Solution Summary: Wet Drywall Sanding Sponge
Dry sanding of drywall joint compound can result in high dust exposures that exceed the OSHA permissible exposure levels for total dust, and in some cases may exceed recommended exposure limits for crystalline silica. Sanding with a wet sanding sponge significantly reduces exposure.
Used slightly damp. Must be rinsed and wrung out as it becomes loaded with mud; approximately after each square yard of sanding. Depending on size and characteristics these may cost $2 to $6, but are generally more durable than sandpaper.
High dust exposures over a working lifetime can increase risk of chronic obstructive pulmonary disease (COPD) and crystalline silica (in some joint compounds) that is inhaled into the lungs can cause lung scarring and even increase the risk of lung cancer. Dry sanding of drywall joint compound can exceed the recommended exposure level for crystalline silica (0.05 mg/m3) and can be as much as 10 times the OSHA permissible exposure level for total dust (15 mg/m3).
How Risks are Reduced:
Water from the sponge and on the surface of the joint being sanded wets particles so that they adhere to the sponge or drop to the floor rather than remaining airborne. This is particularly effective for large particles, but there are still a lot of very small particles that are not easily visible which are small enough to inhale into the lung. Considerably less effective at reducing dust exposure than a vacuum dust collection system for drywall sanding, but an inexpensive alternative.
Although measurements were limited to a vertical work surface, there was significant exposure reduction measured compared to a hand sanding block without dust controls. Even though most visible dust is eliminated, some exposure to respirable dust remains. Young-Corbett measured 60% reduction in respirable dust compared to a dry hand sanding block. Vacuum dust collection systems were much more effective.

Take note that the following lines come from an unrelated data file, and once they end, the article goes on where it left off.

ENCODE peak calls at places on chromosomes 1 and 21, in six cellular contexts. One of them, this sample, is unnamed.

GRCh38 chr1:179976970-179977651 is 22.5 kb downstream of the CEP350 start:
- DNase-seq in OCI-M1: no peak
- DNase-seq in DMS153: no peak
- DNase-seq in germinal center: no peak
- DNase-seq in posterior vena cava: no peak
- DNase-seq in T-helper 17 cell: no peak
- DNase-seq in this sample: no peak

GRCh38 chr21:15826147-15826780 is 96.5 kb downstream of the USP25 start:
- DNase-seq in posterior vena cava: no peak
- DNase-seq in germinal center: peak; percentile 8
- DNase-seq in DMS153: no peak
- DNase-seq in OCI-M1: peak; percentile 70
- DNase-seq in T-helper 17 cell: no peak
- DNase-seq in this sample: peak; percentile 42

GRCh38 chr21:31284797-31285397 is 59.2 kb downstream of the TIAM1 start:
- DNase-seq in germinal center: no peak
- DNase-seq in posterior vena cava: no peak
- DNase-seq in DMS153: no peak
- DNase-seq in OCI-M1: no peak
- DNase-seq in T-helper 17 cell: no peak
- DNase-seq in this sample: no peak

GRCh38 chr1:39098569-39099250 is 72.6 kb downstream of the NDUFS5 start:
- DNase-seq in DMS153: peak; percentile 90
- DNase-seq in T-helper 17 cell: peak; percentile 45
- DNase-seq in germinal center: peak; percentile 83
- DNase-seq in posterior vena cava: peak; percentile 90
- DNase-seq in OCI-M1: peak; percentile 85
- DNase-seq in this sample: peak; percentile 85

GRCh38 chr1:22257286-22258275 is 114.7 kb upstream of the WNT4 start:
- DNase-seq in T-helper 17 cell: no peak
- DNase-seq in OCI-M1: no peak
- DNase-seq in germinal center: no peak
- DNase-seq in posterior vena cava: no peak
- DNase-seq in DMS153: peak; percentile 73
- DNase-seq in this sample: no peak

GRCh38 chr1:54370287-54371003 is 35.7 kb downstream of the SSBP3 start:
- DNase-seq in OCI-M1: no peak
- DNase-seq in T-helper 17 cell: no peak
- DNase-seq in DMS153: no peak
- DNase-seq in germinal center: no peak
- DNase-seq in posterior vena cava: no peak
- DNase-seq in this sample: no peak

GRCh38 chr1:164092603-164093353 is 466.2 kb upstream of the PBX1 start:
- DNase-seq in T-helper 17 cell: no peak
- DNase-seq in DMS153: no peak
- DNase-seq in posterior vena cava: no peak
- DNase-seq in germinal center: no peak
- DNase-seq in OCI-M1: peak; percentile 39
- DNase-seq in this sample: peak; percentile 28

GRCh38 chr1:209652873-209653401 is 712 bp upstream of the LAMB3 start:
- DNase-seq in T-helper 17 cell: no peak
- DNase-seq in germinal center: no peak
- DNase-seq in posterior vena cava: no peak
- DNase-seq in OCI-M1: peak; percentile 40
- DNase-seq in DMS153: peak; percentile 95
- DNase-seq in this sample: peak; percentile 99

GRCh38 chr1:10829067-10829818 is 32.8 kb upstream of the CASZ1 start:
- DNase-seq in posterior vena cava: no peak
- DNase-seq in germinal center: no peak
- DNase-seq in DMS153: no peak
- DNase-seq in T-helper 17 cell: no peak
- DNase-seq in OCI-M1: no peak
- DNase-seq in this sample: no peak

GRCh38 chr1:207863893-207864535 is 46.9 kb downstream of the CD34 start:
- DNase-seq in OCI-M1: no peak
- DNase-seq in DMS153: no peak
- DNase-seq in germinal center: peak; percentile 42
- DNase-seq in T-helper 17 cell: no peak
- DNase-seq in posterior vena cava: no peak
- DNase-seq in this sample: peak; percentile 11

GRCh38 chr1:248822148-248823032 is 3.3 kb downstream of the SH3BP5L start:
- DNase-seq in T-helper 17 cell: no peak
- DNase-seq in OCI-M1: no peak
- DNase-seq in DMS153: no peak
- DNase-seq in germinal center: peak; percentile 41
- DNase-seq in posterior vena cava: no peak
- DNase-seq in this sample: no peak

Effects on Productivity:
Using a wet sponge sander may have both positive and negative effects on productivity as opposed to dry hand sanding with a block and sandpaper. Positive because of reduced dust cleanup, negative because of the need to repeatedly rinse and wring out the sponge as it becomes loaded and less effective. Cleaning time may be minimized by having a bucket of clean water at your side, but this has to be replaced regularly with clean water. If you use too much water, there may be delays to allow for drying.
It is unclear whether there is an overall increase or decrease in productivity.
This requires access to water near the work station. It does not appear to be as effective at reduction of respirable dust as the vacuum local exhaust ventilation. Similar respirable dust exposure reduction effectiveness to using a pole sander on vertical/wall surfaces.
Another consideration would be the dermal effect of the water/joint compound mixture on the hands and forearms. Repeated, prolonged exposures to the solution may have adverse effects such as drying and cracking of the skin.
A possible solution to this problem would be a sanding sponge attached to a handle, much the same way as a spongemop. Most come equiped with a device to wring or squeeze excess water from the sponge. This handle may also eliminate the need for excessive bending and reaching.
3M Wet Sanding Sponges
A wet sanding sponge, such as this 3M Softback Sanding Sponge, is widely available in most hardware stores and predominantly used in the industry. http://www.3m.com or contact 1-888-364-3577